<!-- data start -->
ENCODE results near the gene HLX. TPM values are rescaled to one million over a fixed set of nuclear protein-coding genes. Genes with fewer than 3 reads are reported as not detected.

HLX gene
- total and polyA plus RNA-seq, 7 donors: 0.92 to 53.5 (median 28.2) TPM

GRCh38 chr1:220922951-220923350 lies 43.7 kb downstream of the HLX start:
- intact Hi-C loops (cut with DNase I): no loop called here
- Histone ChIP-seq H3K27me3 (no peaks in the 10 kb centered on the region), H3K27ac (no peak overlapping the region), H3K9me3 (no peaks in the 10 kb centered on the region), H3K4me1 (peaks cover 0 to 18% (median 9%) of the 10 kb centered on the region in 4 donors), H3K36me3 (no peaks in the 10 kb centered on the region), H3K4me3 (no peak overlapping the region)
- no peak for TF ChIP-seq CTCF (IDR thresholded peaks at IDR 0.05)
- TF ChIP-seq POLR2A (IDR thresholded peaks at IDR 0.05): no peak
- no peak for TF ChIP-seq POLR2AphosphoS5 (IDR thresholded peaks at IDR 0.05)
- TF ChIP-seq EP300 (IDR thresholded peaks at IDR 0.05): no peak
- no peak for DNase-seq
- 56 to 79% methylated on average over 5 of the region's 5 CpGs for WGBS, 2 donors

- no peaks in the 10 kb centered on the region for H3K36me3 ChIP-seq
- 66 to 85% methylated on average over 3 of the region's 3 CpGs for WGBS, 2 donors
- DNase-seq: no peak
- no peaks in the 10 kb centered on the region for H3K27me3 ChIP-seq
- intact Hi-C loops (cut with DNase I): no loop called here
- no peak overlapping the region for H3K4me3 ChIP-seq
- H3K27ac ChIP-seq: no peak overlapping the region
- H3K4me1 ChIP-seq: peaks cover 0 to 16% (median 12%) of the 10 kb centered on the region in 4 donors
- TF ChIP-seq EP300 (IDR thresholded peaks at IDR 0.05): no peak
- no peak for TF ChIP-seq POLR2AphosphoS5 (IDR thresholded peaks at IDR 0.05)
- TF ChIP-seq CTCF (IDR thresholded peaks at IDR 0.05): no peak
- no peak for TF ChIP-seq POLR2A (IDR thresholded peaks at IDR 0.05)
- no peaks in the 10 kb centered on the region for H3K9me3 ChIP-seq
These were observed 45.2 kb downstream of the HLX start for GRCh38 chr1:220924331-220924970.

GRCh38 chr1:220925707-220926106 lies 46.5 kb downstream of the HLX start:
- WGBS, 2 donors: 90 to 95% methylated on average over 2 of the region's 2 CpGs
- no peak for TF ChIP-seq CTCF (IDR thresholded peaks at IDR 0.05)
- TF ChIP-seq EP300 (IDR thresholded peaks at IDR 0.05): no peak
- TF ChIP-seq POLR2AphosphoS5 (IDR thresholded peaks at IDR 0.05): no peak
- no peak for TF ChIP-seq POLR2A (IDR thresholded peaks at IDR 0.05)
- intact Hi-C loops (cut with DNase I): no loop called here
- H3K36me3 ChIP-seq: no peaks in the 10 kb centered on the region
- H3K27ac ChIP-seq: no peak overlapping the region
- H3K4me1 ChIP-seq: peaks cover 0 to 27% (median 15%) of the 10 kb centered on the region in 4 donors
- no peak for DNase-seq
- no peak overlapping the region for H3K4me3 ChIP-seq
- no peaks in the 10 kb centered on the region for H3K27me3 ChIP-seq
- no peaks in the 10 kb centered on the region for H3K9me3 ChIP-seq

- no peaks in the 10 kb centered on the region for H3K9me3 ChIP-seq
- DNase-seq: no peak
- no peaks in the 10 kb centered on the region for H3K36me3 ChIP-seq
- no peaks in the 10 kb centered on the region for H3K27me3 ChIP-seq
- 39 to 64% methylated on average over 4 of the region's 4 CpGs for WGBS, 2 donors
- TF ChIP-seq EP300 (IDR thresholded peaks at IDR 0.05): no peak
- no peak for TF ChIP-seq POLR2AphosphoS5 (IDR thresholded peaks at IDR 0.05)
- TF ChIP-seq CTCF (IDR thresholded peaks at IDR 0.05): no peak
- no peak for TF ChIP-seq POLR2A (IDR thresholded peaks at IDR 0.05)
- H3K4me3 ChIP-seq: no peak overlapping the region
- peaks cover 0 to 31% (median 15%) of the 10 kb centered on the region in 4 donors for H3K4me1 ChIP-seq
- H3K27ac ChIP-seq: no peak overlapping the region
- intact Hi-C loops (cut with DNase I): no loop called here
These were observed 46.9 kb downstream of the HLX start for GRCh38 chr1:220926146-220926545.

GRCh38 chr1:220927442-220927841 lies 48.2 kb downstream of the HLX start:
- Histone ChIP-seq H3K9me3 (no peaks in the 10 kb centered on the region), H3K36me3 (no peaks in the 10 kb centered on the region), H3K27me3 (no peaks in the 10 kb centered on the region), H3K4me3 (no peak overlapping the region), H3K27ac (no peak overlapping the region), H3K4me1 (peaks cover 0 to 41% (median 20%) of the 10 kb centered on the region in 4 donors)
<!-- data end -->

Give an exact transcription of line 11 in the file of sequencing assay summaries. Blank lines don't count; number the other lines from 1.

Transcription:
- no peak for DNase-seq